See, I thought that making insurance accessible, non-restrictive and required (because, come on, it should be), would be a good thing. Plus, Congress actually did something. A big something. And that hasn't happened in a while, right? (Time out. This is being said by a girl who has no real interest in political matters, hasn't done real research on this bill [but neither have a hell of a lot of these jackasses on my news feed], but I know when my President is or is not a socialist. Just sayin. Time in.)
I am all for speaking your mind and having your opinion heard. When it's something relevant. And spelled correctly. And grammar friendly. I'm sorry, but if you do one of the following I will not listen to what you say, take you seriously or not crinkle what eyebrows I have in your general direction:
1. Misspell any of the following: government, Obama, socialist (e.g. soshalist, socalist or sochialest), insurance or Congress.
2. Use excessive punctuation. For example, "That Obuma is a f*ckin idiot!!!!!!!" (Also see item 1 for why this is unacceptable.)
3. Slander/Libel. Not sure where social networking falls. I need a smart law kid to tell me which item #2 would be classified as. What's more important is that you're talking about the President of the United States on your Facebook, and you should show a little respect. Leader of the free world, and all. (Oh, wait. Apparently we're not free anymore. Because now we all have health care.)
4. Any annoying grammatical faux pas: "It's" instead of "its". "Its" instead of "it's." Accept/except, affect/effect, passed/past, there/their/they're confusion.
5. If you say "stupidest." Seriously? You could only look *more stupid* if you said "most stupidest." Such a winner.
6. Threat to jump ship and move to Canada. You know what I say? Go for it. But you'll have free health care, and thus, will be a socialist. So...Enjoy the trip, Karl Marx.
7. If your "Obama sucks." status has elicited more than seven responses and they're all on your side. Buhh.
Yeah, I think that's enough for now.
And because of my vast knowledge on the subject (heh heh heh), I've decided to go to an awesome source that really does put things in perspective. It's not mean, pro, or anti. It's just the truth. Ladies and gentlemen, David Sedaris [if you don't know Sedaris please refer to my Things I Lurv post]:
(In response to a question asked regarding the difference between America and France's health care system)
Ah, Dave can fix anything. Let's face it. Our real problem is that we don't like change. It's true, right? Especially if change is initiated by someone who you didn't initially approve of. But sometimes we have to have a little faith in people and their knowledge and trust that what is best to happen will happen.
Allow me to answer with kidney stones. I had my first one at the age of 34. At the time I was living in New York, and had no health insurance. Never in my life had I experienced such pain, but I couldn’t afford to go to the hospital, and so I passed it at home, not knowing until the end what it actually was. (I thought I was delivering Satan’s baby through my penis.)
I had my second kidney stone seven years later, in Paris. It was ten o’clock in the morning, and after looking at my options in the phone book, I took the metro to a hospital in the 15th. Two minutes after walking through the door, I was in a private room. Delicious, mind-numbing drugs were delivered to my blood stream by way of a tube and life was beautiful. I was in the hospital for four hours, and as I was leaving, I asked the receptionist how I was supposed to pay.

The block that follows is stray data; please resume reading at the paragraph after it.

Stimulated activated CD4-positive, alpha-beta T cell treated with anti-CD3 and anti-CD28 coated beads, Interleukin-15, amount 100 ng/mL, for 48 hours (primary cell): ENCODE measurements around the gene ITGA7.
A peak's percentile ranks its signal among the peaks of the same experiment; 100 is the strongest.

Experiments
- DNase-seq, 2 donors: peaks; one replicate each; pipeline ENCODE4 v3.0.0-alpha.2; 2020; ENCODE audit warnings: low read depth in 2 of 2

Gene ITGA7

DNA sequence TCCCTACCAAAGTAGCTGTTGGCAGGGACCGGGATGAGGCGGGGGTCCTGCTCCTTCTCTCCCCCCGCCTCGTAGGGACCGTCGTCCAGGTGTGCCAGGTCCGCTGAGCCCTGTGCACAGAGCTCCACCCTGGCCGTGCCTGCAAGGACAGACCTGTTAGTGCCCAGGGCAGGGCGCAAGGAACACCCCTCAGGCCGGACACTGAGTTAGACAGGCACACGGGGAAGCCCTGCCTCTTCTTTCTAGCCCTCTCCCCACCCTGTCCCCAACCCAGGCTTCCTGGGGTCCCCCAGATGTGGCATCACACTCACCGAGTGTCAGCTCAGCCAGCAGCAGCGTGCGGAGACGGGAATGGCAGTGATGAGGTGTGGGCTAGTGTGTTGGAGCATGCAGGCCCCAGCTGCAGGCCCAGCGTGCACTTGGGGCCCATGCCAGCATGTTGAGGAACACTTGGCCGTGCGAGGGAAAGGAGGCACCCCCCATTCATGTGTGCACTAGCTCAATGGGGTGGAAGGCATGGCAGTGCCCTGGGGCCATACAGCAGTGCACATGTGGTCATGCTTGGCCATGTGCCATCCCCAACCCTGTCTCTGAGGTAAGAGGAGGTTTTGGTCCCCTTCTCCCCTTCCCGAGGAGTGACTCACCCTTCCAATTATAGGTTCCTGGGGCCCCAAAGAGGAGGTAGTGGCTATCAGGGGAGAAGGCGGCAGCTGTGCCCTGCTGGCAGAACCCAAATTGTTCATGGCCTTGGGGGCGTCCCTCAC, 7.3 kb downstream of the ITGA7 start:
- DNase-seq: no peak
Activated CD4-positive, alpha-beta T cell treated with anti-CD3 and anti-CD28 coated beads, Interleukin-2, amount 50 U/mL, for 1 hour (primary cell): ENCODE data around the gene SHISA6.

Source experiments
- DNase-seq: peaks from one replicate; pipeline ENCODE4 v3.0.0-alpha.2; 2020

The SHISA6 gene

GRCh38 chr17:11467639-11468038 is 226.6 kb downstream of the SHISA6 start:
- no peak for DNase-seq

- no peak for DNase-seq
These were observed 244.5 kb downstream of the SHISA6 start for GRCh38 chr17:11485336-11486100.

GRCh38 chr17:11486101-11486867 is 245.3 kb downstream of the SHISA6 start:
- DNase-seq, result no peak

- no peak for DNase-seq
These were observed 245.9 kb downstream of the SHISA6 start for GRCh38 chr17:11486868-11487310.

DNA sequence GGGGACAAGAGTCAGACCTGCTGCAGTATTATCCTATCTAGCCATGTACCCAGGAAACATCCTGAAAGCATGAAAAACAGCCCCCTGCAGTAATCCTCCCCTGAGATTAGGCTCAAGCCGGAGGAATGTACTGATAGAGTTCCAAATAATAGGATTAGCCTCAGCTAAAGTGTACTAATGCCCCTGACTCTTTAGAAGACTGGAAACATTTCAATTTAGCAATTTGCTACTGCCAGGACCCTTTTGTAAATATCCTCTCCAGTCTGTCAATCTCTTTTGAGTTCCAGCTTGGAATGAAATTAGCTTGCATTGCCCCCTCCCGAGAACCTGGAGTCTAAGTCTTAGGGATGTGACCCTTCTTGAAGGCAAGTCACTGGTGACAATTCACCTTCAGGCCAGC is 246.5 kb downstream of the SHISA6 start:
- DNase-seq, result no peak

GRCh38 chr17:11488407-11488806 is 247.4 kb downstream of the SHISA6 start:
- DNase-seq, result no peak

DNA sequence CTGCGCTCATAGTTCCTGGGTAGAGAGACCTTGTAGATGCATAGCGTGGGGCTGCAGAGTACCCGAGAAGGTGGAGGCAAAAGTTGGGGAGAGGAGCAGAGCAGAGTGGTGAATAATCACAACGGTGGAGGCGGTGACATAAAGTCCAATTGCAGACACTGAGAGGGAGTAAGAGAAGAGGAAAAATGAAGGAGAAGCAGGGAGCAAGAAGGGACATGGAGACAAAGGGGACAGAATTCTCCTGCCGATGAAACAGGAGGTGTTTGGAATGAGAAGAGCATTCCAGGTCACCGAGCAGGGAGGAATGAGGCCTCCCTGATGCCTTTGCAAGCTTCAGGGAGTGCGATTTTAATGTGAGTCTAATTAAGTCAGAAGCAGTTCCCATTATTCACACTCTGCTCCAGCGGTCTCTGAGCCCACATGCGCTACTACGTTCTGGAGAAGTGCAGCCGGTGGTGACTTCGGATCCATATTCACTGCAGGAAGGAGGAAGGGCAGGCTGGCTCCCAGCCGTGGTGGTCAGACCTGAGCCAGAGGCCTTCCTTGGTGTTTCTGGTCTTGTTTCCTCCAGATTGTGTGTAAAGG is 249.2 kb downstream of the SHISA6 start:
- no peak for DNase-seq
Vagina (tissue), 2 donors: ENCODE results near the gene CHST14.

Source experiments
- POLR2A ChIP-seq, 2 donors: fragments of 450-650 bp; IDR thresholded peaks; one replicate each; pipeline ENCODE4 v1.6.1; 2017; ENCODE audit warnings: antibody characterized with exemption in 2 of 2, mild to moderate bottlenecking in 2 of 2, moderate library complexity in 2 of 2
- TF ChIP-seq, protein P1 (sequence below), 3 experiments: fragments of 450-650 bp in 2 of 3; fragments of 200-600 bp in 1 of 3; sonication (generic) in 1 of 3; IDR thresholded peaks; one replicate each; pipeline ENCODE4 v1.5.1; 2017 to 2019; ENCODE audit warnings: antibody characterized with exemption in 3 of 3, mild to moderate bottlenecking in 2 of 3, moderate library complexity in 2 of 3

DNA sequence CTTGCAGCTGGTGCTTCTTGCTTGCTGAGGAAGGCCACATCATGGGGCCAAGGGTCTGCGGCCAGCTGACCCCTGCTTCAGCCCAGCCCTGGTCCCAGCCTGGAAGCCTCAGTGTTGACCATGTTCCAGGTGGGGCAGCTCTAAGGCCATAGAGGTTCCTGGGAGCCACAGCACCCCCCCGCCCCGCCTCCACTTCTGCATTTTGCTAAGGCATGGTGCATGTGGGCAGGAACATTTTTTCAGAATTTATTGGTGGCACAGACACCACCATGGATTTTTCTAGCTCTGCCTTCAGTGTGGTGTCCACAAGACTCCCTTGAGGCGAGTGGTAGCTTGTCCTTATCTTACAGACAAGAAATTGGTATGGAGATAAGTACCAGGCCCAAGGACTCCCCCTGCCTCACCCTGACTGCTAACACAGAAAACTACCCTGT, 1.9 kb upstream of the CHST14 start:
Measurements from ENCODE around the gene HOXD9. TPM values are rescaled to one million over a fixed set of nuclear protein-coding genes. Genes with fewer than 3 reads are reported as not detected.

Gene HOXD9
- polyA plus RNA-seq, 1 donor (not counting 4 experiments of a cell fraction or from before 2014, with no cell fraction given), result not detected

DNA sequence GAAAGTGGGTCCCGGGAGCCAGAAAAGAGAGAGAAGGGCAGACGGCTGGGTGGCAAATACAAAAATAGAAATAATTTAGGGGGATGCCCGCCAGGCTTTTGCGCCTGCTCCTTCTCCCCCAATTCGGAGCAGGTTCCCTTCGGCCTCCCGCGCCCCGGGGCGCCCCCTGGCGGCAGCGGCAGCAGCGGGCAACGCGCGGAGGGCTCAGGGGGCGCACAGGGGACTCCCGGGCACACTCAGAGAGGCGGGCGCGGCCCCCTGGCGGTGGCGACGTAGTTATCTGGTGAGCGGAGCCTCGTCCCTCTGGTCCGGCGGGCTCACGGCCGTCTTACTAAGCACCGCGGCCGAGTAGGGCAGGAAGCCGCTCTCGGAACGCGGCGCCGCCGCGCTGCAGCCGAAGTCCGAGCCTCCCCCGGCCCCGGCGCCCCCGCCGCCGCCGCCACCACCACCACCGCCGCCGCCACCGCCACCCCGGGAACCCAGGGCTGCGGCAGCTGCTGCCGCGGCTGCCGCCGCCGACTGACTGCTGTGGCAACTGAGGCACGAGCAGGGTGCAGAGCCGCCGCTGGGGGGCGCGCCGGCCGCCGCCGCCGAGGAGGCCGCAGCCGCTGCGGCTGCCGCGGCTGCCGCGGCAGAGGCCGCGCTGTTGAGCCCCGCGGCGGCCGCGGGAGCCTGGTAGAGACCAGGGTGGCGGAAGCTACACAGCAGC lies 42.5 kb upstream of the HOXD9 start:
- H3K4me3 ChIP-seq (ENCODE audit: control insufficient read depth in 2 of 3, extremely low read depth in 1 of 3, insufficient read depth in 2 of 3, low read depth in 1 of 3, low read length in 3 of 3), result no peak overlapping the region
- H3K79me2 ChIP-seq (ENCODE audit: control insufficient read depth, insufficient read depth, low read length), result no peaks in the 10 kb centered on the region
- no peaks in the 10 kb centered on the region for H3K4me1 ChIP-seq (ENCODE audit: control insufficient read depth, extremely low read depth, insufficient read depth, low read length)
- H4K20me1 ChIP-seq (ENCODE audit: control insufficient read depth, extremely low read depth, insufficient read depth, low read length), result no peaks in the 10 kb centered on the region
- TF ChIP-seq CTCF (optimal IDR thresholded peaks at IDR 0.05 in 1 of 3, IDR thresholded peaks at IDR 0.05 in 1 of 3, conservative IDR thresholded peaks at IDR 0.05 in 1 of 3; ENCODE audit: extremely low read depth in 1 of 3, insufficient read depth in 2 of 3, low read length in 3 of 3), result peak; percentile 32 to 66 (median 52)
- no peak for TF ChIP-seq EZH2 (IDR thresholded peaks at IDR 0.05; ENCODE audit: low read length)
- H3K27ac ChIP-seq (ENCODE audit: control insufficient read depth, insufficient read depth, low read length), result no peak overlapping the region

“Oh,” she said, “We’ll send you a statement.”
“But you never even asked me my name.”
A few weeks later I got a bill for the equivalent of seventy dollars, this because I’m not a French citizen, and am therefore not entitled to free care.
I got my third kidney stone a few months ago, while on a lecture tour of the United States. The hospital I went to was in Westchester county and the service was outstanding. Maybe I arrived at the slowest time, but, like in France, I was waited on immediately, and the doctor and nurses could not have been more pleasant. Again I was there for four hours, though this time the bill came to $5,800. Not including medicine.
I’m completely fascinated by the health care debate going on in the United States, especially by posters of Obama with a little mustache drawn on his upper lip. Is that what Hitler is really known for, his health care plan? To quote Bill Maher, “I haven’t seen this many pissed off old white people since they canceled, “Murder She Wrote.”
Now I live in England. I’ve just been granted Indefinite Leave To Remain, which allows me access to the N.H.S.
And I've got to throw this last tid bit in for the sake of its timing and, well, how awesome it was. If you didn't catch the sneak peek of Jamie Oliver's Food Revolution on ABC last night, look for the big premiere on Friday. Jamie Oliver revolutionized school lunches in England and he's bringing his ideals over here to change the way we eat, and hopefully making us a healthier, more educated country. He's met with harsh resistance and uproar (Sound familiar, America...?), but we get the feeling that he's going to make a difference. The last few minutes of the show was actually preempted for the announcement of the pass of the health care bill. Hello, good/coincidental timing...Now let's see if Obama can go all Jamie Oliver and make us believe so much that we cry. Like Jamie did. Seriously. Weeping. He cares so much! Lurv.
Ok, covered "politics" and TV. That seems pretty successful. I'm calling it a day. Until next time, let's all mellow out and use Facebook the way it was meant to be used: to get recruits for Mafia Wars and constant reports on your daily activities.